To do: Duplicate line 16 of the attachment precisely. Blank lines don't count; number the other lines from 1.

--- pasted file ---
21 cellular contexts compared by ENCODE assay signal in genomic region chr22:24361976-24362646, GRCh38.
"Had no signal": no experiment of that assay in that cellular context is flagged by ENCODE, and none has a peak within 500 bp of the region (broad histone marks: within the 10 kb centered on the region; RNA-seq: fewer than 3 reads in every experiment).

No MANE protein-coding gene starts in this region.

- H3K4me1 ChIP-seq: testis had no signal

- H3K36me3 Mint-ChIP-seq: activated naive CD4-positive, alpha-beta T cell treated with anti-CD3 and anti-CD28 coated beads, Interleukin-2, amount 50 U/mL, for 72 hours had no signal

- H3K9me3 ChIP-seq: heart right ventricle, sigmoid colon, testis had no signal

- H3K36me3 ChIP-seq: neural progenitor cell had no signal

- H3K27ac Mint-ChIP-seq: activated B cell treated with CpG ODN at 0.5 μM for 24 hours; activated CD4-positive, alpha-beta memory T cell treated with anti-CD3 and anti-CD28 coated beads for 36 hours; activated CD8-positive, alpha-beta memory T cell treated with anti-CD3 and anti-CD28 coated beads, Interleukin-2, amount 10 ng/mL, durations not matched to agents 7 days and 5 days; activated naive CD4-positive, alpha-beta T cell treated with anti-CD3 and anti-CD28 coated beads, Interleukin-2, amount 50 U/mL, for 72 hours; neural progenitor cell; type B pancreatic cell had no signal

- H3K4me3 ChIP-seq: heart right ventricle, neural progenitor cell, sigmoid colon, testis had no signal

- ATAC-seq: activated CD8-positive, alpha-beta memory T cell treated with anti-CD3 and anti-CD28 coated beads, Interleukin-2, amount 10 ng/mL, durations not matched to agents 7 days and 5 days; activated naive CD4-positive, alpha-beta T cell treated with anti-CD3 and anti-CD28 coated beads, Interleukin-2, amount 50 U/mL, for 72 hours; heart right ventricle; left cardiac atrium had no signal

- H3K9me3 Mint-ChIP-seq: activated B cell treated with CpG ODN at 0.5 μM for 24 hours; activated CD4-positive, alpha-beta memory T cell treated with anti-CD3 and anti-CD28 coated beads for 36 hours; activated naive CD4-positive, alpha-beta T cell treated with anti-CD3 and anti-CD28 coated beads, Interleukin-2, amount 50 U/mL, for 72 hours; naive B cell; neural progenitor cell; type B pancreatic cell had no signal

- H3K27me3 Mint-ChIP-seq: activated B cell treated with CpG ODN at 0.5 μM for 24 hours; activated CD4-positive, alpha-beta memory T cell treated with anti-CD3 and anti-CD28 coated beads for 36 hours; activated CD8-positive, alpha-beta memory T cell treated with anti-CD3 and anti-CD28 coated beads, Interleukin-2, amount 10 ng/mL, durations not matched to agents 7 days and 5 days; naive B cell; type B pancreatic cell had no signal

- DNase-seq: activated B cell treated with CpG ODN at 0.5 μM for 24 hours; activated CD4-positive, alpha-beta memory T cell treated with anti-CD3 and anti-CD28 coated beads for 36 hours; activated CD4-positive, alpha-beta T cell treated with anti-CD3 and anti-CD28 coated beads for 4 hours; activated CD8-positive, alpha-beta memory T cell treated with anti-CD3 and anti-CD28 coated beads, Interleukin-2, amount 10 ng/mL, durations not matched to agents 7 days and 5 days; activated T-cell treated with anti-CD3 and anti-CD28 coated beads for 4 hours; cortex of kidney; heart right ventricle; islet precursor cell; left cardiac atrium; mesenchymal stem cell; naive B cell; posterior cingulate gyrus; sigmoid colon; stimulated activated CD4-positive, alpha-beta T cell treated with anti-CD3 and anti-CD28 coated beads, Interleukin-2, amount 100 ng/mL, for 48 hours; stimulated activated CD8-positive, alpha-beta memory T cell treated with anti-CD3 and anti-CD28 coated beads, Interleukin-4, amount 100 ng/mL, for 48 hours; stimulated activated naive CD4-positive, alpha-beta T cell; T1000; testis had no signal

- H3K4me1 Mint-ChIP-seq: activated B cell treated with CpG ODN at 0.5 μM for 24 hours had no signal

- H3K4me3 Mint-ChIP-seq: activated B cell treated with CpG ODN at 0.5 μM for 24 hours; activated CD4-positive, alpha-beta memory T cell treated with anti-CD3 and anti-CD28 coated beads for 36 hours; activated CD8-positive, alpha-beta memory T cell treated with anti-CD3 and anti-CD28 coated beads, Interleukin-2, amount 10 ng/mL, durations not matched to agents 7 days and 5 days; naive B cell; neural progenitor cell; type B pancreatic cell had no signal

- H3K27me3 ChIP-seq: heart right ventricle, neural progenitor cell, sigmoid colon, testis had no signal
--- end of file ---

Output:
- H3K27me3 ChIP-seq: heart right ventricle, neural progenitor cell, sigmoid colon, testis had no signal